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Oxford Handbook of Corpus Phonology

Edited by Jacques Durand, Ulrike Gut, and Gjert Kristoffersen

Offers the first detailed examination of corpus phonology and serves as a practical guide for researchers interested in compiling or using phonological corpora

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The Languages of the Jews: A Sociolinguistic History

By Bernard Spolsky

A vivid commentary on Jewish survival and Jewish speech communities that will be enjoyed by the general reader, and is essential reading for students and researchers interested in the study of Middle Eastern languages, Jewish studies, and sociolinguistics.

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Indo-European Linguistics

New Open Access journal on Indo-European Linguistics is now available!

Academic Paper

Title: Richard Buttny, Talking Problems: Studies of discursive construction
Author: Bonnie Uriciuoli
Linguistic Field: Not Applicable; Sociolinguistics
Abstract: Richard Buttny, Talking problems: Studies of discursive construction. Albany: State University of New York Press, 2004. Pp.ix, 214. Hb $45.00. Richard Buttney's Talking problems: Studies of discursive construction addresses the centrality of ordinary talk as a key site in the construction of human sociality and social reality. He characterizes talk about problems as a linguistic abstraction from actions or events that call for solutions. Such discourses have regular patterns which people routinely deploy as they tell their troubles and seek solutions to problems. How people structure such talk and position themselves and others in it provides insight into how those people identify themselves socially and operate within moral systems. Problems do not exist independently of the ways in which people perceive and evaluate both the problem situation and themselves. People position themselves as good, blameless, likable, and so on through what Buttny calls a “microlevel rhetoric.” Examination of that rhetoric sheds light on the interests at stake, since positioning means casting oneself or another in terms of specific, often moral characterizations (dutiful, realistic, happy, etc.) which are in turn related to one's membership category (social role, ethnic identity, etc.). Buttny thus builds on work in ethnomethodology and conversational analysis to develop a particular set of methods for the analysis of trouble-telling. He focuses, as he puts it, on communicative practices, positionings and constructions: “How problems get interactionally formed and oriented to, and how interlocutors position themselves in the course of such problem talk” (p. 9, italics in original). Buttny examines three areas of trouble-telling: teens talking about being young parents, therapy talk among clients and their therapist, and talk among college students about race relations. The book is organized into eight chapters: an introduction (summarized above) and conclusion, and two main sections of three chapters each, the first focusing on talking about problems, the second on reported speech about race.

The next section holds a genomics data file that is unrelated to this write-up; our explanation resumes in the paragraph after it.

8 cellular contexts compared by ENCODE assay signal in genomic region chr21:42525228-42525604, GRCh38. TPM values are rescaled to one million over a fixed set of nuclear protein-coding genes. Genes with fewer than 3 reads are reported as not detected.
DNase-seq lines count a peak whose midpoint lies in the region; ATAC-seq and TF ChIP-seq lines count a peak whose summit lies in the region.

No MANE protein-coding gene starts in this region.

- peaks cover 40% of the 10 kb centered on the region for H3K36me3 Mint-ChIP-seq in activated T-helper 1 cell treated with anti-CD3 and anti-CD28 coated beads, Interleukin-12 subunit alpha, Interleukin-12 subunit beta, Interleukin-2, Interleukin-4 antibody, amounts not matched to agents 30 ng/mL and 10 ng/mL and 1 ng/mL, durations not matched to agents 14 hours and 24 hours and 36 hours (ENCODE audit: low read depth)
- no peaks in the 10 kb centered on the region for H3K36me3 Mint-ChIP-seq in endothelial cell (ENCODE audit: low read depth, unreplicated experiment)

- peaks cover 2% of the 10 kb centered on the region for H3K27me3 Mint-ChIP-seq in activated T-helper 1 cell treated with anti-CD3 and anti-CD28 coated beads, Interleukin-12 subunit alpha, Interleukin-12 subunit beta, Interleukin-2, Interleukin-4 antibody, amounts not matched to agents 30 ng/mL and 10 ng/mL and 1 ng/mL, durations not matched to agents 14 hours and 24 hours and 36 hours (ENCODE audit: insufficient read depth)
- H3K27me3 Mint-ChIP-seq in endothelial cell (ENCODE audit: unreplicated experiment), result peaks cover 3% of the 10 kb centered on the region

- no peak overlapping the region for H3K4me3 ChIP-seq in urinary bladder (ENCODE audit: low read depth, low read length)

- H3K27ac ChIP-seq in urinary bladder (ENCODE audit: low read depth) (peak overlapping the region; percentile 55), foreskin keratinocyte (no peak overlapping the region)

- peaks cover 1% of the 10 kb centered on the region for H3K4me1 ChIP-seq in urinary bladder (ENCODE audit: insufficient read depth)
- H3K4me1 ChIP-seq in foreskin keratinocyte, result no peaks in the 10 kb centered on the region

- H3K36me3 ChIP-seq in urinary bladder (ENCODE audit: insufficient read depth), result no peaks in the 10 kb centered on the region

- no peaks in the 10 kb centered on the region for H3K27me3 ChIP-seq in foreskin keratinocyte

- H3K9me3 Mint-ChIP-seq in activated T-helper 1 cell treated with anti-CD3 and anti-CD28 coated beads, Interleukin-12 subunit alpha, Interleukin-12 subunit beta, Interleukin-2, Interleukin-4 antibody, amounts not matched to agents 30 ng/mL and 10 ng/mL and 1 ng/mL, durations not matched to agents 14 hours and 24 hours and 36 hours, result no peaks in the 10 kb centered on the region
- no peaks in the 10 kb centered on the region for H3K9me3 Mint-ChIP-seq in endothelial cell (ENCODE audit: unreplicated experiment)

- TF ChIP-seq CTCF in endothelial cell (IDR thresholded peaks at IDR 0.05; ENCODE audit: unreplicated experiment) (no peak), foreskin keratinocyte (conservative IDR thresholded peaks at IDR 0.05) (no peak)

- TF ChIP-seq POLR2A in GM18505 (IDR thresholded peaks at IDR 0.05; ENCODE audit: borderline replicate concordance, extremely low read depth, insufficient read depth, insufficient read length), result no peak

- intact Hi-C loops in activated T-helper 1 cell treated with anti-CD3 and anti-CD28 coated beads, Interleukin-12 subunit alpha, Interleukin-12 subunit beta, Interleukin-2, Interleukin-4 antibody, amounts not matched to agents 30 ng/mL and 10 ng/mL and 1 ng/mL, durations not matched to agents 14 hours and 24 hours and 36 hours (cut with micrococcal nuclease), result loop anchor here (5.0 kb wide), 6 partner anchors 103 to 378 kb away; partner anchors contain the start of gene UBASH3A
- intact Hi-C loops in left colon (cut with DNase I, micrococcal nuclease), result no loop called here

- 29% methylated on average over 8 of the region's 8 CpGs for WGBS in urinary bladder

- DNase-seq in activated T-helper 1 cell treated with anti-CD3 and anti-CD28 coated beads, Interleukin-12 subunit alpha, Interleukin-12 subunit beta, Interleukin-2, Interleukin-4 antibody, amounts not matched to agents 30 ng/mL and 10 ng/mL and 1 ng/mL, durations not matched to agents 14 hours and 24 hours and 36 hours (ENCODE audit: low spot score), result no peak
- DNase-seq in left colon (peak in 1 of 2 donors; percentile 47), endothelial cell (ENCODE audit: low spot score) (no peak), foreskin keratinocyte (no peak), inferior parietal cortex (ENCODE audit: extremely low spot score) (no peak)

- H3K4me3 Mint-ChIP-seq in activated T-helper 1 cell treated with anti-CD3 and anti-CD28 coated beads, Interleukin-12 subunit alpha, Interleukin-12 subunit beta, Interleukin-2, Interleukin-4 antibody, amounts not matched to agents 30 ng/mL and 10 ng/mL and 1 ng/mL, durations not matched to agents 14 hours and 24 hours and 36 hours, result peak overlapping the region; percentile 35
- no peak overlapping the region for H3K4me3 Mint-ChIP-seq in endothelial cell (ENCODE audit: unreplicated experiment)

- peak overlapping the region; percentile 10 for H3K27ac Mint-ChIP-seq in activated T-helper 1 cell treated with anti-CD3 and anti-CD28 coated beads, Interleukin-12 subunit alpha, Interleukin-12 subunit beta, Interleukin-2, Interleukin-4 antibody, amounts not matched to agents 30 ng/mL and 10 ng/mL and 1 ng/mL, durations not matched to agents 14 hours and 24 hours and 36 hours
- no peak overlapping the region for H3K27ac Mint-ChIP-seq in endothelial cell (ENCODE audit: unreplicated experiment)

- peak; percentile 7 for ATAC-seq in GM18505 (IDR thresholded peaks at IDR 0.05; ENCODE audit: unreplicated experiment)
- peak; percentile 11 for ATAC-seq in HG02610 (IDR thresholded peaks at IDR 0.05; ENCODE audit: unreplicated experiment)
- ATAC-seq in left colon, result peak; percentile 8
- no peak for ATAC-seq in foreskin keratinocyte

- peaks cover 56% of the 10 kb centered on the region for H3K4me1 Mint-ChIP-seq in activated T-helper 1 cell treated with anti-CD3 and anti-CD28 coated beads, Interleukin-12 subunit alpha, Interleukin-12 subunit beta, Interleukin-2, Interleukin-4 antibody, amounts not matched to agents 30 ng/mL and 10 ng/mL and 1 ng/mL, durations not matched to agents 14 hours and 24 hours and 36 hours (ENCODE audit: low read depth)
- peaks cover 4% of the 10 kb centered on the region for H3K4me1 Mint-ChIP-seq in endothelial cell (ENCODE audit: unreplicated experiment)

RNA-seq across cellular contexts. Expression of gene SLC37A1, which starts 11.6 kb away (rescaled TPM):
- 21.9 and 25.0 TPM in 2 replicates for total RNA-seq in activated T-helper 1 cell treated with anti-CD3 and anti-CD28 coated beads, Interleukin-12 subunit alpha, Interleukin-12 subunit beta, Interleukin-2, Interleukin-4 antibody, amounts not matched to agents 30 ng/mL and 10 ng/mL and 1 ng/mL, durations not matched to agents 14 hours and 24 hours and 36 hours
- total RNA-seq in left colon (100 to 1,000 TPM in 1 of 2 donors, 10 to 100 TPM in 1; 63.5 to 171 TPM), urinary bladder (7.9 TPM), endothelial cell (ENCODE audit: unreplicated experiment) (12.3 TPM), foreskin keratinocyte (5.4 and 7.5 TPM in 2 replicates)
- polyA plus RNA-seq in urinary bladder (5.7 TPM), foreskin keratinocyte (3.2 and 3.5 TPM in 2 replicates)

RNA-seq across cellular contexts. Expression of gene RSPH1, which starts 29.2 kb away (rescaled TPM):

This article appears in Language in Society Vol. 35, Issue 3, which you can read on Cambridge's site or on LINGUIST .

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